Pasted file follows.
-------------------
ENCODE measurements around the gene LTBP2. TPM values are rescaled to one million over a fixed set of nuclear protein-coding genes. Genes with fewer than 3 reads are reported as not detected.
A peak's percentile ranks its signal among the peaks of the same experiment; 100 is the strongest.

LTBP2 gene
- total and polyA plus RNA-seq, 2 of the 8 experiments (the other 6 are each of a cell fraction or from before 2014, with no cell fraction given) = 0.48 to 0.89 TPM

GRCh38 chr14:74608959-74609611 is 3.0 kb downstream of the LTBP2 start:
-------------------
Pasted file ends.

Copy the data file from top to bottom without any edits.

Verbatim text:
ENCODE measurements around the gene LTBP2. TPM values are rescaled to one million over a fixed set of nuclear protein-coding genes. Genes with fewer than 3 reads are reported as not detected.
A peak's percentile ranks its signal among the peaks of the same experiment; 100 is the strongest.

LTBP2 gene
- total and polyA plus RNA-seq, 2 of the 8 experiments (the other 6 are each of a cell fraction or from before 2014, with no cell fraction given) = 0.48 to 0.89 TPM

GRCh38 chr14:74608959-74609611 is 3.0 kb downstream of the LTBP2 start: